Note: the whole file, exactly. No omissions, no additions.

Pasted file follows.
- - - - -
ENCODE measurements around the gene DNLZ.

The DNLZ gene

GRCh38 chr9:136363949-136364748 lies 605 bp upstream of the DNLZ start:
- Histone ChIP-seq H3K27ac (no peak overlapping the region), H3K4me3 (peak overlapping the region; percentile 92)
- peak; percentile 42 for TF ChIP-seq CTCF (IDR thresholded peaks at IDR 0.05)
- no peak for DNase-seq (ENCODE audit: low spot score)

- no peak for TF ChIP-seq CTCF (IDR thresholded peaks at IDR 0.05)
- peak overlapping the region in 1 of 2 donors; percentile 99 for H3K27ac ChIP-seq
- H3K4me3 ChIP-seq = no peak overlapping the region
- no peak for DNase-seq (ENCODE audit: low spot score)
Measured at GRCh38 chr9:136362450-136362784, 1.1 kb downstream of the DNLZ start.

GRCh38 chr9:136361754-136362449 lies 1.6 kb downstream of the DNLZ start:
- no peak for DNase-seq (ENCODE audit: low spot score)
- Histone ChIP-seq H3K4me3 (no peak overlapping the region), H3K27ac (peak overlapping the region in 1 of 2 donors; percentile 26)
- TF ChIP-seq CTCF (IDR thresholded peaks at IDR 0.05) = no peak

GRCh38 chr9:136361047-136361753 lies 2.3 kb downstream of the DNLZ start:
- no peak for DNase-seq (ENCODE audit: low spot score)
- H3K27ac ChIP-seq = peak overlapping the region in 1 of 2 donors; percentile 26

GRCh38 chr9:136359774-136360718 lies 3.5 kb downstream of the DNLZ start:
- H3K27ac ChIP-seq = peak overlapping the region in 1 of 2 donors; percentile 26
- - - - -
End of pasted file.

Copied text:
ENCODE measurements around the gene DNLZ.

The DNLZ gene

GRCh38 chr9:136363949-136364748 lies 605 bp upstream of the DNLZ start:
- Histone ChIP-seq H3K27ac (no peak overlapping the region), H3K4me3 (peak overlapping the region; percentile 92)
- peak; percentile 42 for TF ChIP-seq CTCF (IDR thresholded peaks at IDR 0.05)
- no peak for DNase-seq (ENCODE audit: low spot score)

- no peak for TF ChIP-seq CTCF (IDR thresholded peaks at IDR 0.05)
- peak overlapping the region in 1 of 2 donors; percentile 99 for H3K27ac ChIP-seq
- H3K4me3 ChIP-seq = no peak overlapping the region
- no peak for DNase-seq (ENCODE audit: low spot score)
Measured at GRCh38 chr9:136362450-136362784, 1.1 kb downstream of the DNLZ start.

GRCh38 chr9:136361754-136362449 lies 1.6 kb downstream of the DNLZ start:
- no peak for DNase-seq (ENCODE audit: low spot score)
- Histone ChIP-seq H3K4me3 (no peak overlapping the region), H3K27ac (peak overlapping the region in 1 of 2 donors; percentile 26)
- TF ChIP-seq CTCF (IDR thresholded peaks at IDR 0.05) = no peak

GRCh38 chr9:136361047-136361753 lies 2.3 kb downstream of the DNLZ start:
- no peak for DNase-seq (ENCODE audit: low spot score)
- H3K27ac ChIP-seq = peak overlapping the region in 1 of 2 donors; percentile 26

GRCh38 chr9:136359774-136360718 lies 3.5 kb downstream of the DNLZ start:
- H3K27ac ChIP-seq = peak overlapping the region in 1 of 2 donors; percentile 26